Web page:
OT: Deadlock avoidance (Was: Tcl-URL! - weekly Tcl news and links (Feb 4))

OT: Deadlock avoidance (Was: Tcl-URL! - weekly Tcl news and links (Feb 4))

Post by Neil Madde » Thu, 07 Feb 2008 03:38:22



Only 5 seems in any way trivial to me.


Errr... this doesn't seem to back up your point. Surely they aren't
trivial precisely because they have to take so much care to avoid deadlock?

-- Neil
 
 
 

OT: Deadlock avoidance (Was: Tcl-URL! - weekly Tcl news and links (Feb 4))

Post by Darren Ne » Thu, 07 Feb 2008 10:45:13


Having only one lock is pretty trivial. Locking everything you're going
to use for the program, in alphabetical order, at the start of the
program, is pretty trivial.

The Banker's Algorithm isn't *that* hard.


They don't take that much care. Besides, the quote basically said
"non-trivial programs deadlock." I'm pointing out how you can avoid it.
Not necessarily trivially, but with guaranteed assurances.

--
Darren New / San Diego, CA, USA (PST)
On what day did God create the body thetans?

 
 
 

OT: Deadlock avoidance (Was: Tcl-URL! - weekly Tcl news and links (Feb 4))

Post by Neil Madde » Fri, 08 Feb 2008 03:26:54


But knowing what resources you need, and what resources every library
routine you call needs, is not trivial in most cases. It requires
knowing the implementation details of every library procedure you call.

-- Neil
 
 
 

OT: Deadlock avoidance (Was: Tcl-URL! - weekly Tcl news and links (Feb 4))

Post by Darren Ne » Fri, 08 Feb 2008 12:15:38


Depends on the level of locking. This works best when the sort of thing
you're locking is "I'll need two tape drives, four dedicated processors,
and 20 minutes on the film burner to render this movie clip. Let me know..."

Or "this query will need to lock the employee's table, the taxes table,
and will need a write lock on the checks-to-print table."

If you're talking about individual objects, like at the
programming-language level, yeah, it's harder.

--
Darren New / San Diego, CA, USA (PST)
On what day did God create the body thetans?
 
 
 

OT: Deadlock avoidance (Was: Tcl-URL! - weekly Tcl news and links (Feb 4))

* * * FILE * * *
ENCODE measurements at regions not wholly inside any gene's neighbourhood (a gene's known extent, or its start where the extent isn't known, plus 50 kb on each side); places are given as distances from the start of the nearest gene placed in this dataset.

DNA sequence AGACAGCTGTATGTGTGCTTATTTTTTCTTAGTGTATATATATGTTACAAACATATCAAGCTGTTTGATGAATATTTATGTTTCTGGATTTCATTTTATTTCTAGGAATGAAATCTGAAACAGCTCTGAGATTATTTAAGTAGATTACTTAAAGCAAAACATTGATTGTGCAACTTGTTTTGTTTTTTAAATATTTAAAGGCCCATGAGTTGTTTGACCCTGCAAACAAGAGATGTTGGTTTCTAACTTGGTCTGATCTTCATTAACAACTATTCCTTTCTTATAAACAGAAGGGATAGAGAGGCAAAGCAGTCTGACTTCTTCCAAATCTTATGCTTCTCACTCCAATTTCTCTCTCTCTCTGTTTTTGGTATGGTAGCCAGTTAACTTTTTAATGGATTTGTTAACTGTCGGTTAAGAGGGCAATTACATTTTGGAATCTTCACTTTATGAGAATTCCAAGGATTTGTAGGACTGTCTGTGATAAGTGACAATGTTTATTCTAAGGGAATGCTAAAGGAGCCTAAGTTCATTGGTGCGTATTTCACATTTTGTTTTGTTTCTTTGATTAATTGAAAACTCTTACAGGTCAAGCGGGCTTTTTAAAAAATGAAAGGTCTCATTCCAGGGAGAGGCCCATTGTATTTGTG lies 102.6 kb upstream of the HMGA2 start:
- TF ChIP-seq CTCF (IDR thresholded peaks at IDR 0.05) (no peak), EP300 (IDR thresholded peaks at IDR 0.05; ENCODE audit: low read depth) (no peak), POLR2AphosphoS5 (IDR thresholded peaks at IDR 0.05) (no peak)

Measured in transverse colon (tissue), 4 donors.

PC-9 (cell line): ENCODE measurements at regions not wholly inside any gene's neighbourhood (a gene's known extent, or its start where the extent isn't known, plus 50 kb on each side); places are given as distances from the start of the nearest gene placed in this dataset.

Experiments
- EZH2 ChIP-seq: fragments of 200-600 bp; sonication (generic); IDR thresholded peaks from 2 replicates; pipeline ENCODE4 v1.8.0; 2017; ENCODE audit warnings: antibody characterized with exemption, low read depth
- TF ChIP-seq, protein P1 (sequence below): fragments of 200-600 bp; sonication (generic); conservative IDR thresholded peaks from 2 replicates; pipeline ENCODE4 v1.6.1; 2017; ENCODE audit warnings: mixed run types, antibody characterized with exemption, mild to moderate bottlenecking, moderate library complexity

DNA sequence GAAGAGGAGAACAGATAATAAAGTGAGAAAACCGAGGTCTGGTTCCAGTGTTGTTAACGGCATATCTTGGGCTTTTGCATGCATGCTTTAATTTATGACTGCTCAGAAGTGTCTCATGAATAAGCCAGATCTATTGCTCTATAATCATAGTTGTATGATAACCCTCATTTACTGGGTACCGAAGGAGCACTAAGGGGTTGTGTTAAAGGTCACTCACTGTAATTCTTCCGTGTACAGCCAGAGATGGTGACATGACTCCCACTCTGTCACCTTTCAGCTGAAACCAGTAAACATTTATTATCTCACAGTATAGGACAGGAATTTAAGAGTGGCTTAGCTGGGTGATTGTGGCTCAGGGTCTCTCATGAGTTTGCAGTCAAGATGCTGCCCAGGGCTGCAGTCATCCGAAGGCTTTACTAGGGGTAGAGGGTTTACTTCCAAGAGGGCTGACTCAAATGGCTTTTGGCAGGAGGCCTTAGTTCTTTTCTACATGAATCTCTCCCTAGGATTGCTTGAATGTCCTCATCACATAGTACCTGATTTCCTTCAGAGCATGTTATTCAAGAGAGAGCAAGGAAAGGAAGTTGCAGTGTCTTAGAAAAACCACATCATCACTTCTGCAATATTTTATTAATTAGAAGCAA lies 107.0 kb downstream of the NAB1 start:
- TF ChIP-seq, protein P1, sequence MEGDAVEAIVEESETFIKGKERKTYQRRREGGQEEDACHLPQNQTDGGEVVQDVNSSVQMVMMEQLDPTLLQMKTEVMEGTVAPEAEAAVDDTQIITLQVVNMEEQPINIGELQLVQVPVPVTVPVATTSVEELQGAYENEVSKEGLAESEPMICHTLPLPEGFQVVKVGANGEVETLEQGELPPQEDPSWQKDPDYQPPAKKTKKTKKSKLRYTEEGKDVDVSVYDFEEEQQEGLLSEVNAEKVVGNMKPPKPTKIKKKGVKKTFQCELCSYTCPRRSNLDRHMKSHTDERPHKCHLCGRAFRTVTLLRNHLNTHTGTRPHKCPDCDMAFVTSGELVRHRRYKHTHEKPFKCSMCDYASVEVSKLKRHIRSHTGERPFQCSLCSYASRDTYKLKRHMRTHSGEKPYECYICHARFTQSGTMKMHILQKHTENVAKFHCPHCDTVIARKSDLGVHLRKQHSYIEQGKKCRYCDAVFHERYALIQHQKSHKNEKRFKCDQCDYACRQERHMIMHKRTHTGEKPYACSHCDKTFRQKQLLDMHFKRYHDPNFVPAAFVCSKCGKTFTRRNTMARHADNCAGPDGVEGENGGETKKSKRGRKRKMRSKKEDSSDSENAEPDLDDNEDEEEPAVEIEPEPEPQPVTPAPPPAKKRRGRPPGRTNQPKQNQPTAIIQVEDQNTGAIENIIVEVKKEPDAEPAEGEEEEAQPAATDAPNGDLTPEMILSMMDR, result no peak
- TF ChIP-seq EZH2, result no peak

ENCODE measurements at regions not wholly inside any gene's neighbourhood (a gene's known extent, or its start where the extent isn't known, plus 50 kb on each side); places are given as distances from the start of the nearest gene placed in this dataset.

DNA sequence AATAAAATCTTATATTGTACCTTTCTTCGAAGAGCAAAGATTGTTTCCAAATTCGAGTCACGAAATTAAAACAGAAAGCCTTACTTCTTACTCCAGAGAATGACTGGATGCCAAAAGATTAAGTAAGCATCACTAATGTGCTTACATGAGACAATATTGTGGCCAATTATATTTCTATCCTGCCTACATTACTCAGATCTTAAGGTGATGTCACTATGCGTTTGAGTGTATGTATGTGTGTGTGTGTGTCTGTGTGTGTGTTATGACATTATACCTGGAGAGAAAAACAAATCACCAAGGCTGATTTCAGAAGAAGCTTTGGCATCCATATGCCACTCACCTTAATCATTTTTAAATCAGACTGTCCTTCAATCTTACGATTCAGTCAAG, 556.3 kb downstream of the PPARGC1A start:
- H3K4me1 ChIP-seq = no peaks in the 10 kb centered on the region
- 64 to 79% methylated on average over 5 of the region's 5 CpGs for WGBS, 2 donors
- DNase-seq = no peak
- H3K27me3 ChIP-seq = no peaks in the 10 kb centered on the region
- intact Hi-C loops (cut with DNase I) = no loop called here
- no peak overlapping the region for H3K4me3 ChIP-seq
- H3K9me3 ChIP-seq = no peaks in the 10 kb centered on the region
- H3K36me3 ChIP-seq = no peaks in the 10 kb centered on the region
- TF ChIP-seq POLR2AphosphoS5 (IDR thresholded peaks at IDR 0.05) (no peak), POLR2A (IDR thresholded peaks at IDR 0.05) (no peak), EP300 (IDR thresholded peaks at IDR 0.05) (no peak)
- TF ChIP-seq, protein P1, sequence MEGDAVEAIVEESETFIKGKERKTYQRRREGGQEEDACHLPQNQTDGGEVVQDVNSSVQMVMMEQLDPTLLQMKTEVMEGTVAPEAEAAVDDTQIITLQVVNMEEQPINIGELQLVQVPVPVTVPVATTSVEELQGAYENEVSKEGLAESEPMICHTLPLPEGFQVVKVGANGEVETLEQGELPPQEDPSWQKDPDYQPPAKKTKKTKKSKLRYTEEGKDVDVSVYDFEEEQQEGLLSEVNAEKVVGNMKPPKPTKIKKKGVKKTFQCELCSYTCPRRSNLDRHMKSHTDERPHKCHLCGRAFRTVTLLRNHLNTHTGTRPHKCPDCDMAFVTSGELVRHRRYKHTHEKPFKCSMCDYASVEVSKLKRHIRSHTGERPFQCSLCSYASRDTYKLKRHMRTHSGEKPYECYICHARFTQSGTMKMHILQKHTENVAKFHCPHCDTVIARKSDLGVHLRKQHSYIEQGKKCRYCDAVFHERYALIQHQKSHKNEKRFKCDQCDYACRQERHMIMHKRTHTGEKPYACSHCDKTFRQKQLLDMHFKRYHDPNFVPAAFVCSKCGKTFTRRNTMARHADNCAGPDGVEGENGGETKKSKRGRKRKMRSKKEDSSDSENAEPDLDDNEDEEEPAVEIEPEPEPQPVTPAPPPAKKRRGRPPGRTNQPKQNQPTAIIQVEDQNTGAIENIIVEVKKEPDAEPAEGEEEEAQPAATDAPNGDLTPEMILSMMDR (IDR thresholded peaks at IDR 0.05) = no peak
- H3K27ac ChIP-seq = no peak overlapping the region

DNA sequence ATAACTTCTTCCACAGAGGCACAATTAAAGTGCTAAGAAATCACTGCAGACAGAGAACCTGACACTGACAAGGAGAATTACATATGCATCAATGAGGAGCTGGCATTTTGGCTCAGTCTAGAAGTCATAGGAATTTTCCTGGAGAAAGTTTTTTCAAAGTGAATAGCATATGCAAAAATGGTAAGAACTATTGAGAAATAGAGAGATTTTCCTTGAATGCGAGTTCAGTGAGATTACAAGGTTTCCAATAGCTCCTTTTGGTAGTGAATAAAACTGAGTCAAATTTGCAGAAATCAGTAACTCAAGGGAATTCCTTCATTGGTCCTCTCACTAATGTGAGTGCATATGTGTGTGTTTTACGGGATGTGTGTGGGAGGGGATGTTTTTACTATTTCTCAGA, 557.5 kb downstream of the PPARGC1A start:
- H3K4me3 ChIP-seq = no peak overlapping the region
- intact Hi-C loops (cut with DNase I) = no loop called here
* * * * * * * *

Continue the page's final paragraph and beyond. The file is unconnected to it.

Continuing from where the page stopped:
Post by Donal K. F » Fri, 08 Feb 2008 18:09:11


This is because deadlock-freedom is a global property, rather like
security or buglessness. With such things, the smallest unit that you
can analyse and get a strong answer on is a whole application, and often
you need to go up to analysing entire systems. Which takes you straight
into the territory of intractability. :-\ The easiest way to deal with
such things is to write highly robust modules that (to as great an
extent as possible) don't lock anything, allowing you to subdivide the
problem and factor out stuff that (you hope) doesn't matter.

But this is a general computing problem, and not Tcl-specific. Tcl's
actually pretty good in this regard. :-)

Donal.
 
 
 

OT: Deadlock avoidance (Was: Tcl-URL! - weekly Tcl news and links (Feb 4))

Post by Andreas Le » Sat, 09 Feb 2008 16:34:26


Until you get struck by a nested vwait that
prevents your outer vwait from finishing...
 
 
 

OT: Deadlock avoidance (Was: Tcl-URL! - weekly Tcl news and links (Feb 4))

Post by Darren Ne » Sun, 10 Feb 2008 05:07:26


Yeah, well, three cheers for continuations! ;-)

Or another one: you have a vwait going, and you kill off all [after]
jobs in an [after] job (as in when you get a signal). Now you bomb out
with a "would wait forever" error.

--
Darren New / San Diego, CA, USA (PST)
On what day did God create the body thetans?